Global warming 'irreversible' for next 1,000 years: Study
Climate change is "largely irreversible" for the next 1,000 years even if carbon dioxide (CO2) emissions could be abruptly halted, according to a new study led by the US National Oceanic and Atmospheric Administration (NOAA).
The study's authors said there was "no going back" after the report showed that changes in surface temperature, rainfall and sea level are "largely irreversible for more than 1,000 years after CO2 emissions are completely stopped."
NOAA senior scientist Susan Solomon said the study, published in this week's Proceedings of the National Academy of Sciences journal, showed that current human choices on carbon dioxide emissions are set to "irreversibly change the planet."
Researchers examined the consequences of CO2 building up beyond present-day concentrations of 385 parts per million, and then completely stopping emissions after the peak. Before the industrial age CO2 in Earth's atmosphere amounted to only 280 parts per million.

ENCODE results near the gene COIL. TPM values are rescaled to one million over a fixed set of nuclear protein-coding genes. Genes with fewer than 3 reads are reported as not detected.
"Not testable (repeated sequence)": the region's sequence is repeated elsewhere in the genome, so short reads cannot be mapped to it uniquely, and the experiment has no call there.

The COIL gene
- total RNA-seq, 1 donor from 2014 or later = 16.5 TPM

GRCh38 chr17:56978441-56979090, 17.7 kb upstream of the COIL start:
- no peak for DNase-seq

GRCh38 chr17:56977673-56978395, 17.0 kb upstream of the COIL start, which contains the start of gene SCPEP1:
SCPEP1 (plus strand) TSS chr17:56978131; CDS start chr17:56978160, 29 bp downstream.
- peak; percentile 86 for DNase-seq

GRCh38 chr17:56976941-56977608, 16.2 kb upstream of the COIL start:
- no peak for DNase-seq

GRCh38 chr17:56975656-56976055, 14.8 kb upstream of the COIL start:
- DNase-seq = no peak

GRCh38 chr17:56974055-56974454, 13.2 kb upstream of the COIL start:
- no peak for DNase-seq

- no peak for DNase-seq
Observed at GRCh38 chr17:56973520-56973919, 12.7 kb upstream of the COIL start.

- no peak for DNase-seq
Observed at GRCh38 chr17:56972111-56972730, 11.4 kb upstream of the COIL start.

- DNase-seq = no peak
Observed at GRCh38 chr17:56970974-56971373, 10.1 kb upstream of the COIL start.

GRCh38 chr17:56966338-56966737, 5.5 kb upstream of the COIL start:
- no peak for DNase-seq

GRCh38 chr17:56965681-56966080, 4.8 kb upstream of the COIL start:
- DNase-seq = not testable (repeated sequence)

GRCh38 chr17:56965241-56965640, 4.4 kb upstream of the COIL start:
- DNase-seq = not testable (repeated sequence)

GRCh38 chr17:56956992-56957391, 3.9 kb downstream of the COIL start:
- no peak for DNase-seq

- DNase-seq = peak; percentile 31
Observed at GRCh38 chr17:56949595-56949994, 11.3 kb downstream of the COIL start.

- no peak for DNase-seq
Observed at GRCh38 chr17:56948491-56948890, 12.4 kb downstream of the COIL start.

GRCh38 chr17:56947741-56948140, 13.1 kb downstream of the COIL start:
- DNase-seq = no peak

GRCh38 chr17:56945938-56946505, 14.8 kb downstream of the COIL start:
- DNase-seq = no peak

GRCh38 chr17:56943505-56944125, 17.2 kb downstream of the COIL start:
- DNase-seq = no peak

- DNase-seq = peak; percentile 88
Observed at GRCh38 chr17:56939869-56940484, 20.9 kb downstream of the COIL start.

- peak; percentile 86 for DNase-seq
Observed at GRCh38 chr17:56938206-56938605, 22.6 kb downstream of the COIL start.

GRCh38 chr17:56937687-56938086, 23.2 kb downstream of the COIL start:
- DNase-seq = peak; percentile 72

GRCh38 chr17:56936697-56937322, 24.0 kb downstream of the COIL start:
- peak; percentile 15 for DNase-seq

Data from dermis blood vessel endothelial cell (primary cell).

The study found that CO2 levels are irreversibly impacting climate change, which will contribute to global sea level rise and rainfall changes in certain regions.
The authors emphasised that increases in CO2 that occur from 2000 to 2100 are set to "lock in" a sea level rise over the next 1,000 years.
Rising sea levels would cause "irreversible commitments to future changes in the geography of the Earth, since many coastal and island features would ultimately become submerged," the study said.
Decreases in rainfall that last for centuries can be expected to have a range of impacts, said the authors. Regional impacts include -- but are not limited to -- decreased human water supplies, increased fire frequency, ecosystem change and expanded deserts.